PIANTA Lonely Living. The architecture of the primary space ENG

Lonely Living. The architecture of primary space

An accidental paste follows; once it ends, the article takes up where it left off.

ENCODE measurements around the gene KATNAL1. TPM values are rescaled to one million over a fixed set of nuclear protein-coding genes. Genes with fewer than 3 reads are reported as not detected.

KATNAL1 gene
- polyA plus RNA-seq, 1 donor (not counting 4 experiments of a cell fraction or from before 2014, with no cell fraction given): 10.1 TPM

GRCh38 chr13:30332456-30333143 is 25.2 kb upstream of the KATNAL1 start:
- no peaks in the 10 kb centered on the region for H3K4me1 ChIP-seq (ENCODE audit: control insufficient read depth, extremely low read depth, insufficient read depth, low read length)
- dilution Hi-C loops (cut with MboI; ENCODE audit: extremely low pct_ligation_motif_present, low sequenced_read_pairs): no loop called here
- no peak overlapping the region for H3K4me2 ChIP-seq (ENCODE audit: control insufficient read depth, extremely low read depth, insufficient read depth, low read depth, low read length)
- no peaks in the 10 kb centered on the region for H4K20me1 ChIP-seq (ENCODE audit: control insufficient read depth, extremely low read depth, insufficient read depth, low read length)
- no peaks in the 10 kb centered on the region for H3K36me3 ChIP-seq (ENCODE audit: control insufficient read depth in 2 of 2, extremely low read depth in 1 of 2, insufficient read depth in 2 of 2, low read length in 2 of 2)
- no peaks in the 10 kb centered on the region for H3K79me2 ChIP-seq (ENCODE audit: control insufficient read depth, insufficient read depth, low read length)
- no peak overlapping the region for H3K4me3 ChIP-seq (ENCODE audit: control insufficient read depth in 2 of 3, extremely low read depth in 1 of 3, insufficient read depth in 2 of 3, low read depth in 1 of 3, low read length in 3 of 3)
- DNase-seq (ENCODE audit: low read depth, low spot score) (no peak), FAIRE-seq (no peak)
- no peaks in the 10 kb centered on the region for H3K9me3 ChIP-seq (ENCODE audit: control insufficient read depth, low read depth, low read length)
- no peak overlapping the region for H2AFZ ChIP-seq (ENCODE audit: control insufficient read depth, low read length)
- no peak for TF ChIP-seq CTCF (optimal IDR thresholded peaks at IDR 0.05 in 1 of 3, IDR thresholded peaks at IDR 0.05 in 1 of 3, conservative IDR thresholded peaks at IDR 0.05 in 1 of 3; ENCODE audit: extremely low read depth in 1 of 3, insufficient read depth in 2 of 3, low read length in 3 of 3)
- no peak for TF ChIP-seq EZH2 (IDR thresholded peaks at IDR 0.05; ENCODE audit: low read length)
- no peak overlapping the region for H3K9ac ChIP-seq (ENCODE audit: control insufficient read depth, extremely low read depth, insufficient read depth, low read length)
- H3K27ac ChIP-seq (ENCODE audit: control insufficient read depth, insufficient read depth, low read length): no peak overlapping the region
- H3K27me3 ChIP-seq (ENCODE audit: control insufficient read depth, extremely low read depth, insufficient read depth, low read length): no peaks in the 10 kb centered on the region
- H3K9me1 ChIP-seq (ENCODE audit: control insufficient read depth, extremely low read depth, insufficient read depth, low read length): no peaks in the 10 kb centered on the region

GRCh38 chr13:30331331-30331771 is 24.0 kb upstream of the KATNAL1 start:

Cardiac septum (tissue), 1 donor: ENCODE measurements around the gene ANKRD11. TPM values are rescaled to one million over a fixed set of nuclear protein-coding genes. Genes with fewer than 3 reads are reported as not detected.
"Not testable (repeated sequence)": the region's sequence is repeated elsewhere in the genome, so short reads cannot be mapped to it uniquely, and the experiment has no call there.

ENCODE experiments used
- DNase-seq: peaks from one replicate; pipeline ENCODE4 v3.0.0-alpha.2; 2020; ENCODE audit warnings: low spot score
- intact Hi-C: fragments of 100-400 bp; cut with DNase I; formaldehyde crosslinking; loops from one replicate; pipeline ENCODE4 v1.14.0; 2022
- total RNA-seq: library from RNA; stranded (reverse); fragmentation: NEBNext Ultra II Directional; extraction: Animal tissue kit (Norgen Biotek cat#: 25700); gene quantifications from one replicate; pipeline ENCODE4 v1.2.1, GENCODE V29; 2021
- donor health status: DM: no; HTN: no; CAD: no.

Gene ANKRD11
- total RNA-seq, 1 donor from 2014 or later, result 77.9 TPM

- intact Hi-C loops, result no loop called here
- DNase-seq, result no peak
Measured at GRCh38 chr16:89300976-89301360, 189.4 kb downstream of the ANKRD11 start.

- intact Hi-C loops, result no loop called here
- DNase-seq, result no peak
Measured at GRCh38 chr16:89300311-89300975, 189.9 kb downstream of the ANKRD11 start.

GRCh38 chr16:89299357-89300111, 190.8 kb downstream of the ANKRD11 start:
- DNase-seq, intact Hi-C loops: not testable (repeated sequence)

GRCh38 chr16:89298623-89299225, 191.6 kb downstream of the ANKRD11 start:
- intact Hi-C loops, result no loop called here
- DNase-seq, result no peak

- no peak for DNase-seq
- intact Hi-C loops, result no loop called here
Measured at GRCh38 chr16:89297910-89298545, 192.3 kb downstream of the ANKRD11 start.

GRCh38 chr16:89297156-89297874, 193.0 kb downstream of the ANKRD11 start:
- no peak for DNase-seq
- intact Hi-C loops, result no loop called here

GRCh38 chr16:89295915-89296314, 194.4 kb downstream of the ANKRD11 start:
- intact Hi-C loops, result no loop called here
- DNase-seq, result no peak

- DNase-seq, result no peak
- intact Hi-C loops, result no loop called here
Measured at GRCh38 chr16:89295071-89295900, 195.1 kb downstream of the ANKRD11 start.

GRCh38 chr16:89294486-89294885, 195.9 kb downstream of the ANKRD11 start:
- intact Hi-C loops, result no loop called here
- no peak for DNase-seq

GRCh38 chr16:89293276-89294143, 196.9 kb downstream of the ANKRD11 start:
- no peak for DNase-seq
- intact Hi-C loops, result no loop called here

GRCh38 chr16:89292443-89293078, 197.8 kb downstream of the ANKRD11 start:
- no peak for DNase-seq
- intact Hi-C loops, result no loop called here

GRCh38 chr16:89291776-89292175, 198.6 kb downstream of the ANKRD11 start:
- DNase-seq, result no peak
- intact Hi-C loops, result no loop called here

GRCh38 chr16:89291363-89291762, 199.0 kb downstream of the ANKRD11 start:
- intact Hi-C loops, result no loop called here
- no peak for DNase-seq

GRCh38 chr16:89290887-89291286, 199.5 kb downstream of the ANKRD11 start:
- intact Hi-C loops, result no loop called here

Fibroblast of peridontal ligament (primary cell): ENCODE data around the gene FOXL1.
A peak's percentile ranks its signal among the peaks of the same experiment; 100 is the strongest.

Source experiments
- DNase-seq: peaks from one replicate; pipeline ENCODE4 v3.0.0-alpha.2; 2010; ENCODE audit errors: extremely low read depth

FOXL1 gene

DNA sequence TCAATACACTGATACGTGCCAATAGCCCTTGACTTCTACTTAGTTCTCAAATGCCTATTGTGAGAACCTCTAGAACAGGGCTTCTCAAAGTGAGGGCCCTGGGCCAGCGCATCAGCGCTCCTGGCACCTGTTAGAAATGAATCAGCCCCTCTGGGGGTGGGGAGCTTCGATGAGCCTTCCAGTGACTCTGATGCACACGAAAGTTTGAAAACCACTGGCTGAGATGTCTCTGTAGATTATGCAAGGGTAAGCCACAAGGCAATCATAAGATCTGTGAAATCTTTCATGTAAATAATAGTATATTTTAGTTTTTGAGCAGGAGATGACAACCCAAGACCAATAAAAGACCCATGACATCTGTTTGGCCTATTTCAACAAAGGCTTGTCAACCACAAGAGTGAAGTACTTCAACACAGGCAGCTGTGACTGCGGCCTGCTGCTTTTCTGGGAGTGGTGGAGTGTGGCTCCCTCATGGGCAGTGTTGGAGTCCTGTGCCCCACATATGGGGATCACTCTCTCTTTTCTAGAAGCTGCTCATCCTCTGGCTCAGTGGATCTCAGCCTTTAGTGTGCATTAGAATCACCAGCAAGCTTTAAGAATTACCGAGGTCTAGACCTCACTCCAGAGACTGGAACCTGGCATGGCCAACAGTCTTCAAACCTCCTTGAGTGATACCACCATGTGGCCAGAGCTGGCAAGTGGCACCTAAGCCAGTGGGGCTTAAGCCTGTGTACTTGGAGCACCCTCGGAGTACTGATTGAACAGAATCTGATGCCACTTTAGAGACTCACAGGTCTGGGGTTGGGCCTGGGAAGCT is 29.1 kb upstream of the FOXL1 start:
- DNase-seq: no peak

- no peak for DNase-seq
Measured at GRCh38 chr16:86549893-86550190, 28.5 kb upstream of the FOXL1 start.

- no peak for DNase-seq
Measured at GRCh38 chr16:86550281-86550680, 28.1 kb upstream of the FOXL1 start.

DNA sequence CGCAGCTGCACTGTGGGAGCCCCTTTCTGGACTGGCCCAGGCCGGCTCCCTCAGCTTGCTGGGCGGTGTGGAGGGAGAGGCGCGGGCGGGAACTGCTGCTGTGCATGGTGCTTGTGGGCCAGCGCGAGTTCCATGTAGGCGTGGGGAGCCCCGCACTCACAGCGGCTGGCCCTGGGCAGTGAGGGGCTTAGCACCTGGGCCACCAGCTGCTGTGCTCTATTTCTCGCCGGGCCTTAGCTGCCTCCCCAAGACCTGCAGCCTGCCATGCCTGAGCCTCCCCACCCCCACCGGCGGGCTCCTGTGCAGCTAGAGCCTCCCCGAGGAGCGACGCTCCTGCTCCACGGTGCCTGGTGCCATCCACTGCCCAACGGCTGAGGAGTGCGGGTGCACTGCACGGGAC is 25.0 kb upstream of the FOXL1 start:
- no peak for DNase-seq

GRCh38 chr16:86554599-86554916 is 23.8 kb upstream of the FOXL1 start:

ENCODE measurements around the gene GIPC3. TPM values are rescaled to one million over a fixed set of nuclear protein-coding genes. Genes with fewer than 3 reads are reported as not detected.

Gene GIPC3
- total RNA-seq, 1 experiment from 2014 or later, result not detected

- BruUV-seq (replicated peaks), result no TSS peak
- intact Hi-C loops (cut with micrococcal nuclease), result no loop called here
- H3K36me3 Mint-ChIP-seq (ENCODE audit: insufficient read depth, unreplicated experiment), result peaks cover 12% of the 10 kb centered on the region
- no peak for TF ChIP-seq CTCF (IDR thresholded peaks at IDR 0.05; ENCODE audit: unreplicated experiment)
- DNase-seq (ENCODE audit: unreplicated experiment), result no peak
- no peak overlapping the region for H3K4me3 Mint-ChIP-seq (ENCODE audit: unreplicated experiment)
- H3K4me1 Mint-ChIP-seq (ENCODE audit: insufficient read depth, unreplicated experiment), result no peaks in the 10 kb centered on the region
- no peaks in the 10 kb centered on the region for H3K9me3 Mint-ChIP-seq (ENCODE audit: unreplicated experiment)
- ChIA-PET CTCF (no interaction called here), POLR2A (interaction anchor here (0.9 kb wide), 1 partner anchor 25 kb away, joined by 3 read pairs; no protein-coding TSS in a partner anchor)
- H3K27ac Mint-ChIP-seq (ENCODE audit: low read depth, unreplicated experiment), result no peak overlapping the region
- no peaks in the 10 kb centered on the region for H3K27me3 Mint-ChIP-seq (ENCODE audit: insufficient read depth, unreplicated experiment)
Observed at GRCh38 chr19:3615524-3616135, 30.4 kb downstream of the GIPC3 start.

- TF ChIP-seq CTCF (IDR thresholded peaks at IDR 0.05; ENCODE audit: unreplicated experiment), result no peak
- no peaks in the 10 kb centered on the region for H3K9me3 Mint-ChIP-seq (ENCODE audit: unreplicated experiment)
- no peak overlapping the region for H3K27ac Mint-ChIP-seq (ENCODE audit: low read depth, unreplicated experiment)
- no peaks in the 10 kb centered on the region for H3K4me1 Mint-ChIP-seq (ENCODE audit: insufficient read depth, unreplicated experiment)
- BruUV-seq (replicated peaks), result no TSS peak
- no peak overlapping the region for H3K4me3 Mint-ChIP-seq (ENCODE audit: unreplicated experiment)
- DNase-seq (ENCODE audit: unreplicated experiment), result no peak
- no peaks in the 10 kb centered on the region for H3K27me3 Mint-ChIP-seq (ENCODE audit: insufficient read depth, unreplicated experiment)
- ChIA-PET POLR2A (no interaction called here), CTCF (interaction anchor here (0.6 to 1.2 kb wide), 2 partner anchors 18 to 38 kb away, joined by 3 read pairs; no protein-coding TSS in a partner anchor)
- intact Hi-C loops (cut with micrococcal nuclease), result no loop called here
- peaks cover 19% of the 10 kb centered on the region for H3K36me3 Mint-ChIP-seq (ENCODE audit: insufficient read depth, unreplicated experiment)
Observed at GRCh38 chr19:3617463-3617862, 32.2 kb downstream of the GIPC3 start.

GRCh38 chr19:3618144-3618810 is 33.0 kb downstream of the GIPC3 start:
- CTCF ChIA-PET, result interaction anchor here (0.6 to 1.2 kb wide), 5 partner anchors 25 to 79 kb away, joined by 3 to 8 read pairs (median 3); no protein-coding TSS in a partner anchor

Back in 2002 at the 8th Venice Architecture Biennale 18 Italian architects were asked to produce a collective project, a high density village. Once a client was appointed each architect designed a space of approximately 16 sqm starting from two existential issues on the spirit of the metropolitan life: on the one hand the theme of the emergency and temporaneity, and on the other the theme of psychological isolation and solitude. This programme with a dual identity provoked as many responses on the part of the architects. Some are simple, practical and tangible, others are complex and articulated.They were not asked for small monuments, works of art or metaphor but rather primary spaces where the three vital functions of living could take place: sleeping, eating and evacuation to which the architects added an intellectual function, contemplation. As in the reality of any project that is imagined, drawn and then constructed, the architects also had to resolve technical issues linked to the material, democratically the same for everyone: industrial-looking chipboard panels, dull brown colour, no tactile properties. These single-materiality was to be taken as both point of departure and arrival, as it could represent both an advantage and a restriction; poor and basic the material forced each architect to implement a careful reasoning process based on static, decoration, assembly, durability… And so everyone went to create a piece of the jigsaw, composing a kind of labyrinth, a kasbah, a village set on a steel podium to emphasise its density and access. Wanting to group them, the projects could be subdivided by type: the mound-type – with hundreds of micro-holes to create a magical and trascendant atmosphere inside -, the cupboard-type – a trunck containing the objects needed for our subsistence -, the terrace-type – a staircase leads poetically up to where the sky becomes a view over the universe -, the public space-type – interiors and exteriors merge one in the other creating porticoes, wider areas, shelves, apertures and thresholds -, lastly the monument-type a challenge to the social mission of architecture. Twenty years later, it seemed a good idea to re-examine how the existential issues of metropolitan life and the problems of psychological isolation and solitude are as real now as they were then, and how much evolution has taken place over the course of these last two decades on the subject of minimal housing which, especially in the post-pandemic period, has brought it once again front and center. As was done in 2002, we wanted to bring together those same designers, this time at Rifugio Digitale, to present their original projects, now in digital format. The material is projected on the 16 monitors that occupy the space, in the form of videos: a story, narrated through drawings, sketches and splendid photographs by Luca Campigotto and Pietro Savorelli.